Well, that is interesting! I never knew that “length of credit history” referred to each individual account. I always thought it meant that I’ve had a credit history since 1981 or whenever. Good to know. Thx.
I requested a free , 1 year, credit rpt. from Experian. They sent me someone else’ s credit report. My FICO is about 705. I requested and received a Wells Fargo Card. I DO NOT intend to use it. They only gave me a 2k limit. I hope this will increase my credit score as t may increase the amount I can borrow, not that i’m going to use it for that. My wife’scredit score is higher than mine as I co-made a student loan with him. It was settled but Sallie Mae continues to report a loss on my CR. How can I get this “loss” eliminated from my report.
Hi, long time ago I have 776 and now have 739. How I can have like 800-850? Thanks!
It’s not unusual for your credit score to fluctuate by 40 points throughout the year. Things like opening a new account, carrying a larger balance on your cards, or missing a payment can all affect your score temporarily.
If you are trying to increase your score to 800 or higher, you should start by checking out this helpful article : https://thecreditsolutionprogram.com/staging/5-habits-to-get-800-credit-score.
Check back in and keep us posted on how your score improves!
I have a 725 score with the same 4 credit accounts ive had for 2 yr newest 8 yr oldest. Only one has a 35% credit cap. balance, the rest are 0 balance. Total credit cap. with all 8500. How can i get my score to jump. I seem to only budge it no matter what i do. Should i take on a new credit line.
Your credit score is calculated by 5 different factors, each weighted differently (read more here: https://thecreditsolutionprogram.com/staging/what-are-credit-scores/). Some ways to help raise a stagnant score are to keep your balances low (below 20% of your limit), and may want to ask your credit card providers to raise the limits on your accounts, if possible. If you only have one type of revolving credit, it may also be a good idea to add another one, such as an installment loan.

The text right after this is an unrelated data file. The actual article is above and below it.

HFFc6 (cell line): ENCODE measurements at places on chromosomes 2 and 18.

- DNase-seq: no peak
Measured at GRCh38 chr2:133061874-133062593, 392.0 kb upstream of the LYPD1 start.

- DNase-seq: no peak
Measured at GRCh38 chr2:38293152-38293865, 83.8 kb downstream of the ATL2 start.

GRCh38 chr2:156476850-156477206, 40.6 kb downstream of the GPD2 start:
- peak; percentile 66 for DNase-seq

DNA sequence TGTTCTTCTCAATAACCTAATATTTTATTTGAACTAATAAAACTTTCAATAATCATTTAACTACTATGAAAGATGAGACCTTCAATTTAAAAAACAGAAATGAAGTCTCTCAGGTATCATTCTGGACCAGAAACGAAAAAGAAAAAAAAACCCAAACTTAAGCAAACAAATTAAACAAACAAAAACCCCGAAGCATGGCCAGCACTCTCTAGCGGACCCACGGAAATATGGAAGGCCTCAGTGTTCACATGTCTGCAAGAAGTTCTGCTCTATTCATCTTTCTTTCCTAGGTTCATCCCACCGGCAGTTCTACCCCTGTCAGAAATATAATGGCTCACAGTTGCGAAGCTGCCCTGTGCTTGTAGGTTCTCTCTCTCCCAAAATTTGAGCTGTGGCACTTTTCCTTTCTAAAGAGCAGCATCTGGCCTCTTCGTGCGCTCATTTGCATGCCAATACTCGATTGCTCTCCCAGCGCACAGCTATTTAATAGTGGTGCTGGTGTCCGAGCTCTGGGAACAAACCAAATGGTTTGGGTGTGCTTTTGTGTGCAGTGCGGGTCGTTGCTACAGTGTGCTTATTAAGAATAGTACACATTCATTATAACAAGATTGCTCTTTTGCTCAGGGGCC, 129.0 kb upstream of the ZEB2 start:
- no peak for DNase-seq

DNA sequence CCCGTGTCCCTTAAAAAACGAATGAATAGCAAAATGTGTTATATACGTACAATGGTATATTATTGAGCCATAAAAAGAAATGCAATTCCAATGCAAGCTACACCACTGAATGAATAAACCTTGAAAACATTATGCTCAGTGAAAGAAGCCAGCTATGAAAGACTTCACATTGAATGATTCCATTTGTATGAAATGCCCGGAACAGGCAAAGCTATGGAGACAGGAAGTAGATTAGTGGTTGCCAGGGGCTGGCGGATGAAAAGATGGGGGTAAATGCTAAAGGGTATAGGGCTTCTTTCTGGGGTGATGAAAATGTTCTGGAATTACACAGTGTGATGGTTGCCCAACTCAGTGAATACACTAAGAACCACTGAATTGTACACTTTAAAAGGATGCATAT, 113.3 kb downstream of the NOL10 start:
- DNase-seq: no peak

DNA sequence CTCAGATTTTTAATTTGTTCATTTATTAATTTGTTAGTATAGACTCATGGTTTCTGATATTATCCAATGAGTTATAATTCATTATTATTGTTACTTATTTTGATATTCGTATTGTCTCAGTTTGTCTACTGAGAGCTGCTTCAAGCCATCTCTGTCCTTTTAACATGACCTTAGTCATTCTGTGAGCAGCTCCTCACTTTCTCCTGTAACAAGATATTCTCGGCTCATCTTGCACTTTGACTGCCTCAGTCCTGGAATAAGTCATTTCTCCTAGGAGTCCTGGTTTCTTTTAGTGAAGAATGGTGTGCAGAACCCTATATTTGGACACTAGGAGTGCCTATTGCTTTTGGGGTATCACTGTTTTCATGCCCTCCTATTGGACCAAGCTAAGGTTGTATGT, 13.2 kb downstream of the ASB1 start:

The most important thing, as always, is to pay your full balance every month, on time. Look at your accounts and try to identify areas for improvement.
I have been following your blog for a while now. I opened my first credit card 2 yrs ago. I have seen my score go up ,but not enough to get a home loan. I have a car loan now through my credit union and my bills are always paid on time. So my question is should I get another card to help raise my score?
Using credit cards can help raise your score if you pay the full balance every month and always pay on time. You really only want to charge items that you could pay for in cash, to avoid carrying a balance and paying the interest on it. There are numerous factors that contribute to your credit score, so you will want to figure out the best strategy for you. You can find out more about how your credit score is calculated here: https://thecreditsolutionprogram.com/staging/what-are-credit-scores/.
Someone told me that there is a program that gives consumers about 50 points if they sign up and agree not to be contacted by creditors that are offering new credit for the next 2 years. Have you heard of that? ??
I have not heard of that particular program, but I would be wary of any offer like that that sound too good to be true. The truth is that the best way to raise your credit score is to get your debt under control, correct any errors and remove negative items, and make all of your future payments on time. There are some reputable programs, but many will end up costing you money and hurting your score even more.
You can read more about some common “debt settlement” scams here to protect yourself: https://thecreditsolutionprogram.com/staging/debt-settlement-programs-seen-as-top-threat-to-consumers/
Does this mean if you haven’t applied for new credit in the last five years, and you apply and receive a new credit card that your score will increase?
New credit is 10% of score which equates to 10% x (850-300) = 550 x 10% = 50
So will credit score increase by up to 50 points?
As the article mentions, there are many factors that determine your credit score, so it an be hard to predict exactly how many points your score will rise or fall when you take on new credit.
There are definitely ways that you can be savvy about credit and use it to your advantage, read more here: https://thecreditsolutionprogram.com/staging/using-credit-cards-to-boost-your-credit-score.